Since a lot of games are basically interactive movies these days and a lot of these games have German dubbing, you can learn a lot from this. But the power of these scenes is undermined by his tendency to pour on the sappiness while largely ignoring the greater horror of the day. Status: Offline I really wanted to like this a lot coz it's a well-made film. If you didn't know any better, you'd think Stone had a crew shooting in Lower Manhattan that day. Then there are the ones about two people in love, and they just happen to be men. The scene with Law naked in the tub, and Damon sitting near him, so sexually frustrated yet frozen with fear, that this millionaire playboy would most likely reject him, but still prances around nude in front of him.
The scenes amidst the wreckage were compelling, but the back-and-forth with their wives became annoyingly schmaltzy. The quality cast does the script justice. Very simply, it told what happened that horrible day on the plane - though he used some license - and didn't wallow in needless sentimentality. I liked a lot of the scenes in the beginning, the little mundane details like when Michael Pena's character is going about his everyday street beat. We get a real sense of the terror and panic and then Stone gets the claustrophobic atmosphere right. No sex scene, but Damon's acting as he longs to be with Dickie Jude Law is heart wrenching to witness, because many of us have been there; the 'straight' guy who knows we want them and tease us. It's just unbelievable that she caused Phil's heartbreak.
The festival offers public screenings of films with no Israeli distribution, meetings with local as well as foreign filmmakers, panel discussions and special events. It's remarkable how well Cage, a major movie star, disappears behind the mustache and hunched shoulders of Sgt. Whatever one wants to say about Oliver Stone, he showed a commitment to faithfully telling the story of these two Port Authority cops trapped in the wreckage of the World Trade Center and their worried wives. As for Maria Bello in the role of the other wife, I loved her in A History of Violence, but she was bland in this. Phil does notice that something has changed between his mother and his sister and that they do not talk to each other anymore, however, he rather spends his last days of his summer holidays with his best friend Kat. Except for those moments where we along with the rest of the theater were laughing at especially the marine and the other cheesy moments in this disaster of a film. I don't in any way want to belittle the pain that these families had to endure, which is why I am disappointed that that pain was exploited to make a bad movie.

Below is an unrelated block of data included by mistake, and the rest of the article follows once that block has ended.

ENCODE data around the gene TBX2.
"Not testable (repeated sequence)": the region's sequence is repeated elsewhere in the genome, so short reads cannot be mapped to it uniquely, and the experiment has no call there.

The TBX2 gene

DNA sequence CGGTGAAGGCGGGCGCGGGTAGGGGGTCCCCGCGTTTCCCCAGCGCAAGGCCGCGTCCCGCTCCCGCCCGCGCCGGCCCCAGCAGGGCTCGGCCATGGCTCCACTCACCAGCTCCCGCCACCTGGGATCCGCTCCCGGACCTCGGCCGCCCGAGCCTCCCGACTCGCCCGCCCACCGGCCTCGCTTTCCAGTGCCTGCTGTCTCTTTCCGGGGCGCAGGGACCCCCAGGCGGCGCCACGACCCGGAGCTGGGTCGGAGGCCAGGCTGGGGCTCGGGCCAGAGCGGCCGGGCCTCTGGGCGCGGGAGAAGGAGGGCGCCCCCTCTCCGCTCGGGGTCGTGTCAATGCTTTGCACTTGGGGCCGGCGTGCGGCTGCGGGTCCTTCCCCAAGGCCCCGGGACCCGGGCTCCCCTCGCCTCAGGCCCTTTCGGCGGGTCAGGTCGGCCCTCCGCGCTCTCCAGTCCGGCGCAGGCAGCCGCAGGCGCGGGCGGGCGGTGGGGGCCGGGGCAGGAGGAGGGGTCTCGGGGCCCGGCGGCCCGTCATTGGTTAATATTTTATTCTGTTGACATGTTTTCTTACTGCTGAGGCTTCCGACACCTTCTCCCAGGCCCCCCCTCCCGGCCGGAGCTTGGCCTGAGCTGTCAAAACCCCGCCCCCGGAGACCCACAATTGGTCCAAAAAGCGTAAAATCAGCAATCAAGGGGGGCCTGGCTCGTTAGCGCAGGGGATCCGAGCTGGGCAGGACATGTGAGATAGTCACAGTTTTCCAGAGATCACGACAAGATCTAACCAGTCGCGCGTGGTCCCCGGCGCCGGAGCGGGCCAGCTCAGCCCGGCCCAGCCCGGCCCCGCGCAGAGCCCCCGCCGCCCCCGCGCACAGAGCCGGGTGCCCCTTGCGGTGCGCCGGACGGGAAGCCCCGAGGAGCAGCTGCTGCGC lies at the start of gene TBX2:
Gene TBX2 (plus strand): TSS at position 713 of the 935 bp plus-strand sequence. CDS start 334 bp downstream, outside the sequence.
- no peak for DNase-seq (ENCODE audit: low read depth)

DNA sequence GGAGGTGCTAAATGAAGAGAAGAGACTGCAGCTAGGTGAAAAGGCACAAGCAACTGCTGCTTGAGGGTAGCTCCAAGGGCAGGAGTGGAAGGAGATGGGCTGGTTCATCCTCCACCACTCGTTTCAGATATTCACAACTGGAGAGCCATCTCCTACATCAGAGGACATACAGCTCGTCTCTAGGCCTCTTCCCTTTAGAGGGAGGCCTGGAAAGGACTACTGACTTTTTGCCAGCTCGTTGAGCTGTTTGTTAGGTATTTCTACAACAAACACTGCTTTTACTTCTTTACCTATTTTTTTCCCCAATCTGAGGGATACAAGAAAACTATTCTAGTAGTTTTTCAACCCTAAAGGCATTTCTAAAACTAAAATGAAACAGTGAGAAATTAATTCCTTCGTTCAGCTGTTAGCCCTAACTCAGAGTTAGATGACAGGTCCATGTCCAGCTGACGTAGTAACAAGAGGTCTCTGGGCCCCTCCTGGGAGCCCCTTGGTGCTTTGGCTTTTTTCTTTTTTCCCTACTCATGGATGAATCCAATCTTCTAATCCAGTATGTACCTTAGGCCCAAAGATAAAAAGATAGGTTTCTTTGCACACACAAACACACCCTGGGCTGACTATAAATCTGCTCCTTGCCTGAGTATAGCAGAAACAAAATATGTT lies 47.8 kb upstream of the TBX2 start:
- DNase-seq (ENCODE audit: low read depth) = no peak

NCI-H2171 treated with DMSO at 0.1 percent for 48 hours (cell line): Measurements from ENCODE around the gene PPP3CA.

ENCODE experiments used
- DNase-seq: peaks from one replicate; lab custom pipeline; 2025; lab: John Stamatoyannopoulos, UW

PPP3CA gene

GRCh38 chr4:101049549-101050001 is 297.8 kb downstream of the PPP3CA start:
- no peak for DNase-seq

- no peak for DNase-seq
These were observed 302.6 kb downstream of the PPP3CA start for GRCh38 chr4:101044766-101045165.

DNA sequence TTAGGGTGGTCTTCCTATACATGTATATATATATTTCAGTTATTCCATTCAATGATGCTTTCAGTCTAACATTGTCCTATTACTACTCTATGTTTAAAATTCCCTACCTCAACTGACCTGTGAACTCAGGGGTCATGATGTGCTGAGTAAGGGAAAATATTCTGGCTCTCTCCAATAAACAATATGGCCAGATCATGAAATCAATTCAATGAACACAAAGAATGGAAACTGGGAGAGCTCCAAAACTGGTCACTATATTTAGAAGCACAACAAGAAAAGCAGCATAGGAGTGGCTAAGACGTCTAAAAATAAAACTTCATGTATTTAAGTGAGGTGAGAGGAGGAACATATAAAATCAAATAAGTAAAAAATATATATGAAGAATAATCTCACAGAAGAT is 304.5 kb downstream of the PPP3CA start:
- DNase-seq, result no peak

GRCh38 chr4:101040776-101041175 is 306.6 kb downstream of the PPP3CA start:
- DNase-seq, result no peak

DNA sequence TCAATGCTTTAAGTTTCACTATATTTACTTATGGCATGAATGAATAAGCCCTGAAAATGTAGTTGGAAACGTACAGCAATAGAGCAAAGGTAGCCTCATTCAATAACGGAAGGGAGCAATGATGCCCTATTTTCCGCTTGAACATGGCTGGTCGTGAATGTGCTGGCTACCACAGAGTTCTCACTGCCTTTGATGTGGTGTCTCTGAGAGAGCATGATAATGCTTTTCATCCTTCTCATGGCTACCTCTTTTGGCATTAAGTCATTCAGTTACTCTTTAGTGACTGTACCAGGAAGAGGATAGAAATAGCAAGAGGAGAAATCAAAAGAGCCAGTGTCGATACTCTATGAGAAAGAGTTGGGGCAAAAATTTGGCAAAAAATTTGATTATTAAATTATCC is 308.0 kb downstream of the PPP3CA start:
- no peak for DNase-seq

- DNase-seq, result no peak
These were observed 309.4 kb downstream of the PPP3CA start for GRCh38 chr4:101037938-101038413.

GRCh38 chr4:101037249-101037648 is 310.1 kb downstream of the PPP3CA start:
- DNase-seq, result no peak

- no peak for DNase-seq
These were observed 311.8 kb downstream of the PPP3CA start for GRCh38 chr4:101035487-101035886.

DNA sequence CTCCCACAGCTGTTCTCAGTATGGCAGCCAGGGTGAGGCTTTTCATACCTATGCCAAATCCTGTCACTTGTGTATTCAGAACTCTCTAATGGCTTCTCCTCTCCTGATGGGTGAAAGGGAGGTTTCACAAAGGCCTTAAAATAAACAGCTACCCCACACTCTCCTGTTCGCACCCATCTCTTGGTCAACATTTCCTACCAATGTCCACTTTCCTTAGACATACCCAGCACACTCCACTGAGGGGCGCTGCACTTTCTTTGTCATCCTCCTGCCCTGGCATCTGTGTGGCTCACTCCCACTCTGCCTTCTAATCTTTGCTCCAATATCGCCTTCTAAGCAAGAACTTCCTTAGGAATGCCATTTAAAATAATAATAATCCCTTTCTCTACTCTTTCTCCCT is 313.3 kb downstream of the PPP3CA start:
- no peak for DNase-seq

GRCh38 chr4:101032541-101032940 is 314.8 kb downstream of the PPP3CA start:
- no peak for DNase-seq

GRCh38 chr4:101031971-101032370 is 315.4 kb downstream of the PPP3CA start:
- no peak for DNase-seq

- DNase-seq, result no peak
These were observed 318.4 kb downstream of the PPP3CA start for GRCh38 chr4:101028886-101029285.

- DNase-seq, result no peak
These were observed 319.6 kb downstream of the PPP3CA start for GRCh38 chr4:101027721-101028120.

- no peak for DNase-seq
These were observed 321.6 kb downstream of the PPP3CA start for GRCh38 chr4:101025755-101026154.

A couple of moments with Pena standing there on the concourse were effective in creating a sense of horrific surrealism, and the moments right before the collapse were sudden and chilling. And then we are told, that he goes to Iraq for 2 years to get revenge. Believe me, if I had a choice, I would have never had any interest in watching this. Where the film suffers is when the story cuts between the two trapped men and their families, especially their wives. I knew this was going to be utter hail America bull even before watching it. In the end, I have to conclude that Oliver Stone just wanted to get some cheap emotional reactions from the crowd, because at one point the movie says that it is about the potential for good in humanity and how strong we can be in the face of adversity. The words never feel contrived.